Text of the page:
Vitamin D levels differ by cancer diagnosis and decline over time in survivors of childhood cancer

Authors

  • Galit P. Rosen MD,

    Corresponding author
    1. Center for Cancer and Blood Disorders, Phoenix Children's Hospital, Phoenix, Arizona
    2. Department of Child Health, UA College of Medicine-Phoenix, Phoenix, Arizona
    • Phoenix Children's Hospital, Center for Cancer and Blood Disorders, 1919 E. Thomas Rd., Phoenix, AZ 85016.
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  • Kristen L. Beebe MS, PA-C,

    1. Center for Cancer and Blood Disorders, Phoenix Children's Hospital, Phoenix, Arizona
    2. Division of Hematology/Oncology, Mayo Clinic Arizona, Phoenix, Arizona
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  • Gabriel Q. Shaibi PhD

    1. Division of Endocrinology and Diabetes, Phoenix Children's Hospital, Phoenix, Arizona
    2. College of Nursing and Health Innovation, Arizona State University, Phoenix, Arizona
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  • Conflict of interest: Nothing to declare.

Abstract

Background

The aim of this study was to evaluate serum 25-hydroxyvitamin D (25OHD) concentrations in survivors of childhood cancer and compare levels by underlying diagnosis and as a function of time.

Procedure

A retrospective review of 201 pediatric cancer survivors enrolled in a hospital-based cancer survivor registry. Demographic characteristics and 25OHD levels were extracted from the registry. Vitamin D status was determined during routine clinical care and was categorized as normal, insufficient, or deficient.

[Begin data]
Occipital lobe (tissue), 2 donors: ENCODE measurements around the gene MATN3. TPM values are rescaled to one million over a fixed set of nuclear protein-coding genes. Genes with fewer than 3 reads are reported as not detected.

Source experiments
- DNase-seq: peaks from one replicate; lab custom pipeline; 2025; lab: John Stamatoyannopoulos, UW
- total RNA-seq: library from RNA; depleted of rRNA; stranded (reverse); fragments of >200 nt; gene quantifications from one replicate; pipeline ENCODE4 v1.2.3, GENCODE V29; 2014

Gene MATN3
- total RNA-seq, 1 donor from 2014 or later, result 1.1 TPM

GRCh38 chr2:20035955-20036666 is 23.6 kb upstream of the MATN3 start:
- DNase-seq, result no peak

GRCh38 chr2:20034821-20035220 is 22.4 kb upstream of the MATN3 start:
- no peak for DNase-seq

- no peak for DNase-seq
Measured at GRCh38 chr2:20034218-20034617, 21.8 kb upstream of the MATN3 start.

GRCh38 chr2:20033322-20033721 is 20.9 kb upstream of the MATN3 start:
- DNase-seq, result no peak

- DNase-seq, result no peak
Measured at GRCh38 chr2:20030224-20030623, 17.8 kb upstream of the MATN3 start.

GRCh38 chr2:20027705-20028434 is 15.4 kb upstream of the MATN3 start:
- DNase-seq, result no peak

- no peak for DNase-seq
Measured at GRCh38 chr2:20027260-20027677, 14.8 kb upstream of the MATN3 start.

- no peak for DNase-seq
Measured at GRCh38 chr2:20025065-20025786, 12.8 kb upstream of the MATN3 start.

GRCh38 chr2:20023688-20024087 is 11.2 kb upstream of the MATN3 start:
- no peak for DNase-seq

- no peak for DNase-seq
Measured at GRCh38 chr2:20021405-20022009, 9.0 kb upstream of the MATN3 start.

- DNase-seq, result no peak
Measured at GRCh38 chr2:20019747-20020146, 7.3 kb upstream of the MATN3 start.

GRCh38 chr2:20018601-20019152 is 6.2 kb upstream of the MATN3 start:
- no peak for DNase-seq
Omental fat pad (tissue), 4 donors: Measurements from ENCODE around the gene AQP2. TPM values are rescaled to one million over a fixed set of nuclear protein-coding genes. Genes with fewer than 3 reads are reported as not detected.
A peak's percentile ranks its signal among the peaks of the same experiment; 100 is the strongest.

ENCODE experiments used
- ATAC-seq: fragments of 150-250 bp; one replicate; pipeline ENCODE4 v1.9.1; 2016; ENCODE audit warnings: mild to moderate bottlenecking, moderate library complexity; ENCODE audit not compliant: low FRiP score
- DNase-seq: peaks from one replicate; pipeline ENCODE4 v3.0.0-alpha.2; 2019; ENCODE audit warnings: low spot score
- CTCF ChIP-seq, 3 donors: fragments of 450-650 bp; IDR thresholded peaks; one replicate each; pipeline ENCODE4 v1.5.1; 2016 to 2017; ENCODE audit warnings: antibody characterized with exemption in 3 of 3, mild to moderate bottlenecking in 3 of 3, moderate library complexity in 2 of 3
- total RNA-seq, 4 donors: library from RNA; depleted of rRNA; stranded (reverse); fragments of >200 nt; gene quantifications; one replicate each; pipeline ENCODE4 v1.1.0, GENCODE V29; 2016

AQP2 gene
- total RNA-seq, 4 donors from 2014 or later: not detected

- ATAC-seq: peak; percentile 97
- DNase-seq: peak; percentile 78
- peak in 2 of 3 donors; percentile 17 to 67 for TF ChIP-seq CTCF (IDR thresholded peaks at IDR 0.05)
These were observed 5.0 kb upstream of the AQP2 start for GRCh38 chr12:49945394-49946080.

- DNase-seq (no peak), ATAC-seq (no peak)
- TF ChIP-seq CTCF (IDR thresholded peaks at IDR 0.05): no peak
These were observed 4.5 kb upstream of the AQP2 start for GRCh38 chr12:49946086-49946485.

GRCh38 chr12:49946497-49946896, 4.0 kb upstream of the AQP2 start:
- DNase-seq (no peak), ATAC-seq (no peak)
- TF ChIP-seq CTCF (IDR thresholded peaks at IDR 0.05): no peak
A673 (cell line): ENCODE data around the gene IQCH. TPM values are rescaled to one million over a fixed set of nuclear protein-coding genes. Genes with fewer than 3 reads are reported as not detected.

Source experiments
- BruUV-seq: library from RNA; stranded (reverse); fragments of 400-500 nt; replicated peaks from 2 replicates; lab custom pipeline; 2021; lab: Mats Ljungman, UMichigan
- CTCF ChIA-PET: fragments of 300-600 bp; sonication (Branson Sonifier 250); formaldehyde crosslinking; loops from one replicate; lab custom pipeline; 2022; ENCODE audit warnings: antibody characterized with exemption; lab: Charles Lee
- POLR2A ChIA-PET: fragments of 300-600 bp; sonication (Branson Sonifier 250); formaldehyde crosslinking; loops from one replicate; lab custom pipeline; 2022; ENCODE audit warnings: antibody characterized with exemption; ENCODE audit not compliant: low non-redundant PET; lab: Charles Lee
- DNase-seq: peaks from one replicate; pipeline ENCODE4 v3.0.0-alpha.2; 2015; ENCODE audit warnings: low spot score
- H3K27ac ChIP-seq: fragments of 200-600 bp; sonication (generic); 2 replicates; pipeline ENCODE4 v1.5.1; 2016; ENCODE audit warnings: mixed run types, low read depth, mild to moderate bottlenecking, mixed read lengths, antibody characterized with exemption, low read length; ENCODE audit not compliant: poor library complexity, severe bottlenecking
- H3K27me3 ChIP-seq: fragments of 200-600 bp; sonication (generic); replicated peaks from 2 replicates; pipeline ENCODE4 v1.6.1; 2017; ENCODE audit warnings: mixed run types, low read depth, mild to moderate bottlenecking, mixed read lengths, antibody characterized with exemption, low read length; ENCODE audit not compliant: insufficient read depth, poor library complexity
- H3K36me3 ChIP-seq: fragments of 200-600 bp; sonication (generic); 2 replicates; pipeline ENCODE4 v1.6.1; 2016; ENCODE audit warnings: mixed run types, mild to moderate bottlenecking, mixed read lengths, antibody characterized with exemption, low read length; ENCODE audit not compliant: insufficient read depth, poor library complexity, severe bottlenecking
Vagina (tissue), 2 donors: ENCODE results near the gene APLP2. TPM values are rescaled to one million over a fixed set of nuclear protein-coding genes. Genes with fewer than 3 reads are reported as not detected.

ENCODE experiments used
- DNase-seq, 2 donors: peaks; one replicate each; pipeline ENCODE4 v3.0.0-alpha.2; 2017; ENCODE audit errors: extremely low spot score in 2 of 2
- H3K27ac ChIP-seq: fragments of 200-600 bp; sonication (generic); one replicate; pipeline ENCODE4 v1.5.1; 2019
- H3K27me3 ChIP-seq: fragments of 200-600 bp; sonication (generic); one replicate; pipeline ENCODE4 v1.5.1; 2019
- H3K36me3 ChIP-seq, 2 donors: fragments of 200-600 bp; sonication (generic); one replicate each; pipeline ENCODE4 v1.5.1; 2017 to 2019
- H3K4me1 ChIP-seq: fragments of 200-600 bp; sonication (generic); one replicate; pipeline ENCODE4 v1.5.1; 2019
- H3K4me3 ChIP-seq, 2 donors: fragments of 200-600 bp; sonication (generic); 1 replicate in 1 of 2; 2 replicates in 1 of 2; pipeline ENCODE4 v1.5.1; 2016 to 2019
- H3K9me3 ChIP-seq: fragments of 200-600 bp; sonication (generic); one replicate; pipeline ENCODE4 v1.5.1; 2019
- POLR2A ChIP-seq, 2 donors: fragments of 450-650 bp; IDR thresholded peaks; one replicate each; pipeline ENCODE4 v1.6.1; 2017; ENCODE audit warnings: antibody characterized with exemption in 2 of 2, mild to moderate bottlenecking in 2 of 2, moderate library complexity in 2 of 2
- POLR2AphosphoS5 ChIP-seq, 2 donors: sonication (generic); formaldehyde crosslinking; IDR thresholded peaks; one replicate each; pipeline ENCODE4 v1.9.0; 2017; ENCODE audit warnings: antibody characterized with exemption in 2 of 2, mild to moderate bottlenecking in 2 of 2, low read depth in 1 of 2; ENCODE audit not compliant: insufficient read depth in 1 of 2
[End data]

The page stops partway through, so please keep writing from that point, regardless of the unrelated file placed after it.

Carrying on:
Results

25OHD levels differed significantly across diagnoses (P = 0.017), with the lowest levels found in patients treated for osteosarcoma, retinoblastoma, hepatoblastoma, and myeloid leukemias. Age was inversely correlated with 25OHD levels (P = 0.03). Average 25OHD level at study entry was 29.8 ng/ml (range: 5–79.7), with 14.4% vitamin D deficient, 39.3% insufficient, and 46.3% normal. 25OHD concentrations decreased 11.4% over time (P < 0.00001).

Conclusion

Fewer than half of childhood cancer survivors have normal 25OHD concentrations, which further declined over time. Patients with solid tumors were the most affected, despite their lack of routine exposure to glucocorticoids. Future investigations should focus on why vitamin D level varies by diagnosis and how best to replete in this population. Pediatr Blood Cancer 2013; 60: 949–952. © 2012 Wiley Periodicals, Inc.

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